February 09, 2010
Too Many With End-Stage Dementia Get Feeding Tubes
Larger hospitals and those that are set up to make a profit are more likely to use feeding tubes in patients with advanced dementia, despite evidence that the practice does not prolong life or help with bed sores and other problems.
Gastric Banding Most Effective for Obese Teens
Severely obese teens who received gastric banding surgery lost significantly more weight than those who made lifestyle changes such as dieting and exercise, Australian researchers report.
FDA Seeks Reduction in Radiation From Medical Scans
The U.S. Food and Drug Administration unveiled a plan Tuesday to reduce radiation exposure from three types of increasingly widespread imaging procedures: computed tomography (CT), nuclear medicine studies and fluoroscopy.
ICU Patients at Risk for Rare Heart Rhythm Problem
Doctors and other health-care professionals need to be aware that certain medications can cause a rare, potentially deadly heart rhythm problem called Torsade de Pointes (TdP), says a joint scientific statement by the American Heart Association and the American College of Cardiology.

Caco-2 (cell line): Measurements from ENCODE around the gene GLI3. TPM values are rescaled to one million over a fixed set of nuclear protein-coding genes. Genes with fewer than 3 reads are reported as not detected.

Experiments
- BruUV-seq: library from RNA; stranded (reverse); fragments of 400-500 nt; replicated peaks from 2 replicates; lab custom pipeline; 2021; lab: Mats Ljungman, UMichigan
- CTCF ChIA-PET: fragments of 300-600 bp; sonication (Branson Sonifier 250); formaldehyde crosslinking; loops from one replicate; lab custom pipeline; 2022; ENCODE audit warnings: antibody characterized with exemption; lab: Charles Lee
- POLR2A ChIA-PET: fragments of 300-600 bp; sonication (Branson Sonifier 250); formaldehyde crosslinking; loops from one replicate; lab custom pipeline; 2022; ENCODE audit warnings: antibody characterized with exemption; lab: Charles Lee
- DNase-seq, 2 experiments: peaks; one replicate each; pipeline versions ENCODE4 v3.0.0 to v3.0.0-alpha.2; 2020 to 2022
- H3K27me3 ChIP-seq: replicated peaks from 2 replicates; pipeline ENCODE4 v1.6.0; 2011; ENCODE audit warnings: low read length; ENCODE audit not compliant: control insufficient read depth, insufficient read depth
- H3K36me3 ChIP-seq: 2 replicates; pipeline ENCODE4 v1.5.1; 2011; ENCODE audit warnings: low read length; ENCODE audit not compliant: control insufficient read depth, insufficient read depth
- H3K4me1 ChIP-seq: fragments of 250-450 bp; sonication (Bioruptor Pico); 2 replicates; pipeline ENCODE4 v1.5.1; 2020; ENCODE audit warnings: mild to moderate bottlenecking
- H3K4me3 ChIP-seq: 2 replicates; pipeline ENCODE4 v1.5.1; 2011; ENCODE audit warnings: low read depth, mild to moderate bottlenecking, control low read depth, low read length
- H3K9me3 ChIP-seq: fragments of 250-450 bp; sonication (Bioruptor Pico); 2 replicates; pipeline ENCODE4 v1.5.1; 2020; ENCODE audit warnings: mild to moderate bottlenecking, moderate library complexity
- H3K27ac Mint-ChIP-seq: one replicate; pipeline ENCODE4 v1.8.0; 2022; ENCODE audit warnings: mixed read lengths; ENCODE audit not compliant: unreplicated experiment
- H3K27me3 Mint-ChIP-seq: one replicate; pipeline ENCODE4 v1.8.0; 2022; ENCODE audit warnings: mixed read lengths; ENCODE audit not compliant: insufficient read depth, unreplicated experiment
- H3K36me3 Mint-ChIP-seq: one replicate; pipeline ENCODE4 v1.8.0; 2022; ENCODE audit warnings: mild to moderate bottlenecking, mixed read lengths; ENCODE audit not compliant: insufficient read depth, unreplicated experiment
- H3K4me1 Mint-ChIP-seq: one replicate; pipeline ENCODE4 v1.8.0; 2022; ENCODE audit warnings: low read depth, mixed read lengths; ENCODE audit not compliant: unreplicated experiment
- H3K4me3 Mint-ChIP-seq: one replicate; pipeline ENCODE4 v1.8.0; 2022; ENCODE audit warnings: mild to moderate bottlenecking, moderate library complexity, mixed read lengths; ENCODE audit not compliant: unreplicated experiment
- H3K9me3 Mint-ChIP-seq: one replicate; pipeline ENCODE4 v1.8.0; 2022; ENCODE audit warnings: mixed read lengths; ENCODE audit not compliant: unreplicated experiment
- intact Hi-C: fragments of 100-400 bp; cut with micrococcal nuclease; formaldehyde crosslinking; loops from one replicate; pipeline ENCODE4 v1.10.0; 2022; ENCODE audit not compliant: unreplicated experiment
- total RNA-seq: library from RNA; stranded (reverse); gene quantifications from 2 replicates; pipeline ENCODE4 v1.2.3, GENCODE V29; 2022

Tanning Bed Regulation Heats Up
Tanning beds -- America's latest health scourge -- could come under tighter regulation soon, as a result of studies linking them to cancer.
Medicare Cost-Saving Moves Can Backfire
After Medicare sweetened payments for simple office-based endoscopic procedures, doctors in one New York City practice performed many more in-office bladder biopsies, but the volume of hospital procedures stayed roughly the same, a new study finds.